Adapting content to your users device

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I know what you’re thinking: Whatchu talkin bout fool? What I’m talking about is changing content based on the device of your user. What I’m not talking about is moving stuff around with css and using display: none a bunch. I’m talking about never showing the content or showing different versions of content to mobile devices or tablets. I have seen this idea mentioned very briefly in many posts, but nobody seems to tell you how or why to actually do it. So that’s what I’m going to try to answer here.

Why does nobody talk about this?

Why is it that you never hear anything about this idea in detail? In every article about responsive and adaptive webdesign this area is always mentioned, but never with more than a few sentence. I actually see this as more important than many of the other elements of adaptive design and it is actually not all that complicated to do. But let’s first define what it is.

What is it

When I’m saying changing your content, I’m not talking about changing ALL your content and replacing it with something else. I’m talking about adapting your site to be the best it can be for your visitors device. This might be by changing the content of your footer and sidebar or removing a video for devices that can’t play that video (If you are visiting this post from a mobile you will right now not be presented with a sidebar at all). Or have you ever been on a ecommerce website where they had that silly hover zoom plugin on their product pictures, that is really not needed on a mobile phone at all. And unless they do something, that javascript file is still being loaded, and wasting your time.

How to do it

Changing your content can be done in two ways, either by using client-side scripting(This would often be javascript) or by using serverside scripting(php, ruby, asp and so on). While I love coding in javascript I do find that finding a serverside solution to this problem is the best approach, time-wise, because it gives me the best chances of not loading in any unneeded content on devices where I don’t really have an idea about their connection speed. This solution can be done with ajax and javascript only, but I’m just not as comfortable with coding that, and I would worry about googles ability to understand my desktop version, which would also have to be loaded with ajax. To be honest this is just personal preference and you can absolutely code a great solution i javascript.

Here is my small php example (And no I am not a programmer, so this could be leaner and prettier):

if (!isset($_COOKIE[“state”])){
$useragent = $_SERVER[‘HTTP_USER_AGENT’];
if (preg_match(‘/iPad|kindle|tablet/i’,$useragent)) {
$instate = “tablet”;
}
else if (preg_match(‘/android|avantgo|blackberry|blazer|compal|elaine|fennec|
hiptop|iemobile|ip(hone|od)|iris|lge |maemo|midp|mmp|opera m(ob|in)i|palm( os)?|phone|p(ixi|re)\/|plucker|pocket|psp|symbian|treo|up\.(browser|link)|vodafone|wap|windows (ce|phone)|xda|xiino/i’,$useragent)){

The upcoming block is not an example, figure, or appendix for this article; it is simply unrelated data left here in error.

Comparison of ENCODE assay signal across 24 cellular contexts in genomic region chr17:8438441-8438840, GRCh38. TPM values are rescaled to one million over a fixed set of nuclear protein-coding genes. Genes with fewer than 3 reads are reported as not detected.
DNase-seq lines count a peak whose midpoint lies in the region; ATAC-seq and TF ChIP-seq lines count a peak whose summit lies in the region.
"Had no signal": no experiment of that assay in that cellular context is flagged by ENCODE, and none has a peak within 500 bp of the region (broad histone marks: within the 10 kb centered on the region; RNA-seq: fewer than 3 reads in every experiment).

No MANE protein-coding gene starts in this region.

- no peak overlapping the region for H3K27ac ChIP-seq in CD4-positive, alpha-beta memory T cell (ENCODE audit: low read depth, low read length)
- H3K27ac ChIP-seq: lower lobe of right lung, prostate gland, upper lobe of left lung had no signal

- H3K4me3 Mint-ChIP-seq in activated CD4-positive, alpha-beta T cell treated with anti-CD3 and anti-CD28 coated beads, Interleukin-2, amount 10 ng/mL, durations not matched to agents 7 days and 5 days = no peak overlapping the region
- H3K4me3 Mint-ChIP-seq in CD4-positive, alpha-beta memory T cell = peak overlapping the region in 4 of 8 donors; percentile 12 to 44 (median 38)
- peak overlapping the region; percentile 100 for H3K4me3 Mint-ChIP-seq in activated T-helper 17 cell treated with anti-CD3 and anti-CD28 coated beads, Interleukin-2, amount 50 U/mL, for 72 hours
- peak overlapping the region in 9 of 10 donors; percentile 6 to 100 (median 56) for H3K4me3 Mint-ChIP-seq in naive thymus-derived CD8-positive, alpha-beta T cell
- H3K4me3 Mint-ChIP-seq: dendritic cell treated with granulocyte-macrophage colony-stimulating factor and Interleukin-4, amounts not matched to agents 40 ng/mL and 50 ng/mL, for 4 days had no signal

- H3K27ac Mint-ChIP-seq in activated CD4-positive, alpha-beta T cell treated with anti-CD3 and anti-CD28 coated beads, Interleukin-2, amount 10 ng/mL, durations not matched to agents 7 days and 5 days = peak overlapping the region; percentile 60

$instate = “mobile”;
}
else {
$instate = “desktop”;
}
setcookie(“state”, $instate, time()+3600);
$state = $instate;
}
else {
$state = $_COOKIE[“state”];
}

(This is of course a very limited list and it doesn’t take android tablets into account, but there are many lists around on the internet which you can use. I’ve scaled mine back a bit for this example).

With the code above you get a variable which you can easily use to limit the content delivered to a particular device type.

if ($state != “mobile”) {
// you can add content that doesn’t get loaded on mobile devices.
}

And really that’s all you need to change around your content. Of course if you want to show some new content you will need to be able to save that data in your CMS, if you are using wordpress there are countless amounts of plugins that will let you save new data.

When to do it

So how much should you use this? If I’m on a mobile surfing around I’m looking for short and specific information often. So you can choose to load in a box with the contact details prominently on the page. You can also change your copy to suit a mobile experience, give me a new headline, a shorter description and smaller images if you like. You can also remove most of the stuff in your footer and sidebars. In short remove the secondary elements and optimise the rest. Personally I think it’s great for disabling loading of some heavy javascript files and maybe using it to display smaller or bigger images.

So there it is, a small intro to the world of device-specific content. I am by no means a specialist on this subject so please give me some feedback. Would you use this or not? Are you doing it a different way? Please share 🙂




3 Responses to “Adapting content to your users device”

  1. Terry Van Horne Says:

    Great points Thomas and sometimes it does make a lot of sense to put some thought into what actually works in what device. Responsive design is cool in it makes things more useable across a wider audience so therefore is less work, but, I agree often that just isn’t enough if you are focused on total user experience.

  2. Doc Sheldon Says:

    Great stuff, Thomas! I like the server side solution, especially, but I’m considerable less able than you when it comes to coding.
    Anything that eliminates unnecessary file-loads is a plus.

  3. Thomas Fjordside Says:

    I like, the server side solution too. But what I like more is the idea of thinking and testing conversion rates on a device basis.

    That’s also one of the reasons why I chose to make a cookie in my example, that makes it quite easy to make sure that someone gets the same headline on their second visit. Granted I don’t have much experience with the way cookies work on mobile devices.

    But I’m really glad you liked it and thanks for the comments.

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